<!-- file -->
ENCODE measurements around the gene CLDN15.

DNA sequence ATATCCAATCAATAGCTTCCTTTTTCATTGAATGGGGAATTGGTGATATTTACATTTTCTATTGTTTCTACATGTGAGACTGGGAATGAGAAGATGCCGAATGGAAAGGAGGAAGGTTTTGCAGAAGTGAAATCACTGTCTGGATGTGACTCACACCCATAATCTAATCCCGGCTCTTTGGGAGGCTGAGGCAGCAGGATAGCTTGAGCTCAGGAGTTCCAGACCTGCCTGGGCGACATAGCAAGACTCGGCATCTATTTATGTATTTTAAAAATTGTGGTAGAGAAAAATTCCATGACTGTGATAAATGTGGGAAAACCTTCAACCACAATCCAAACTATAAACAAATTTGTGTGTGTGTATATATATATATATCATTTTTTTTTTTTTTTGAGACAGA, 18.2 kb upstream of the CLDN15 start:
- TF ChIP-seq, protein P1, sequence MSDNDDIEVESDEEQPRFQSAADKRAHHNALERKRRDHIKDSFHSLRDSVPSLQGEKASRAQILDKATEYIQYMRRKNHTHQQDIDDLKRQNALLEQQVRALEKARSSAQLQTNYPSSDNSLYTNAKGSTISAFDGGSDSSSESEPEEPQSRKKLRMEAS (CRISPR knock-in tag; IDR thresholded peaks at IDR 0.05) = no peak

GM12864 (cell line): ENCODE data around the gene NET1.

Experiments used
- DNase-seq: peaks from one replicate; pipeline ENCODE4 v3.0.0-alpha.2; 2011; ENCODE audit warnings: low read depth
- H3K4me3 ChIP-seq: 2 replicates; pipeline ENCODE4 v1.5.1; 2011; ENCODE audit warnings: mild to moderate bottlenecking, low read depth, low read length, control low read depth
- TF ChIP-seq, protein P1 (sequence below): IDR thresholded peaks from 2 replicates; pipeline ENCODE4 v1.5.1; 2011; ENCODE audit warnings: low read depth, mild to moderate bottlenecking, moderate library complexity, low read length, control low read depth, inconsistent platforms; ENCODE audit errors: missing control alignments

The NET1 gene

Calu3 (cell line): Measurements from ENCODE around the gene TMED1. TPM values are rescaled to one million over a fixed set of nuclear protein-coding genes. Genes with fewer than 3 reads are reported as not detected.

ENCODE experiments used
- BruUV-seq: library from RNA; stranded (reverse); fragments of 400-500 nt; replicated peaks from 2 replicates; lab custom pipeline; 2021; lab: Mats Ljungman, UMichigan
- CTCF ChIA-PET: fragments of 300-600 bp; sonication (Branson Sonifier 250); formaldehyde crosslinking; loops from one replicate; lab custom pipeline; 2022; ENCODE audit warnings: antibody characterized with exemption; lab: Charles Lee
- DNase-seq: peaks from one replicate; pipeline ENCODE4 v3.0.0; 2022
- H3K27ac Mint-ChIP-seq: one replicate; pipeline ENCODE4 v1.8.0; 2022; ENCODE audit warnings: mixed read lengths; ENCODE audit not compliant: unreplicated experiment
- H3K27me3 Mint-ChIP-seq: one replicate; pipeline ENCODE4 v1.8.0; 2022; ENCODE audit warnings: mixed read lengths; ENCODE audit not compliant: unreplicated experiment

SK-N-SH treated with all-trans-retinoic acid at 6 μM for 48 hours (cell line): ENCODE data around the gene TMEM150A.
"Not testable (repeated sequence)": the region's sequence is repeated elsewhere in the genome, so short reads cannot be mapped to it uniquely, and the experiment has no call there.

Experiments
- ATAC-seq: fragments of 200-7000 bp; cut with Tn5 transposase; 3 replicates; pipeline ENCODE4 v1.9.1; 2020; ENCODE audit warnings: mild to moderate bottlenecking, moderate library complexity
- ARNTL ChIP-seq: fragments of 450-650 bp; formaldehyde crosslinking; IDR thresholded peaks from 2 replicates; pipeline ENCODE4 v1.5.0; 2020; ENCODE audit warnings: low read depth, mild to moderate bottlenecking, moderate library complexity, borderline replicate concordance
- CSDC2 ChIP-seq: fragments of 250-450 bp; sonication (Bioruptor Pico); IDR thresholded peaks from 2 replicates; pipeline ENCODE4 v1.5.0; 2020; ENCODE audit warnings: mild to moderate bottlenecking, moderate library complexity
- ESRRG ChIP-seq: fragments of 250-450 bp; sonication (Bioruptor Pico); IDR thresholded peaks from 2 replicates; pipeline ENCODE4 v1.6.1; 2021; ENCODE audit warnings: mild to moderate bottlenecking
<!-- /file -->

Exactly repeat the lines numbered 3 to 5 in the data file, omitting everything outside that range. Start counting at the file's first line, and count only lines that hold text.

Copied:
- TF ChIP-seq, protein P1, sequence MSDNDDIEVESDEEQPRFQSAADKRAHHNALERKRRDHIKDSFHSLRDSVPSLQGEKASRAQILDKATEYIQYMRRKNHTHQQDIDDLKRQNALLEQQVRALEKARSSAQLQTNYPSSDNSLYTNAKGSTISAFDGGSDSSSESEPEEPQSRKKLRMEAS (CRISPR knock-in tag; IDR thresholded peaks at IDR 0.05) = no peak

GM12864 (cell line): ENCODE data around the gene NET1.

Experiments used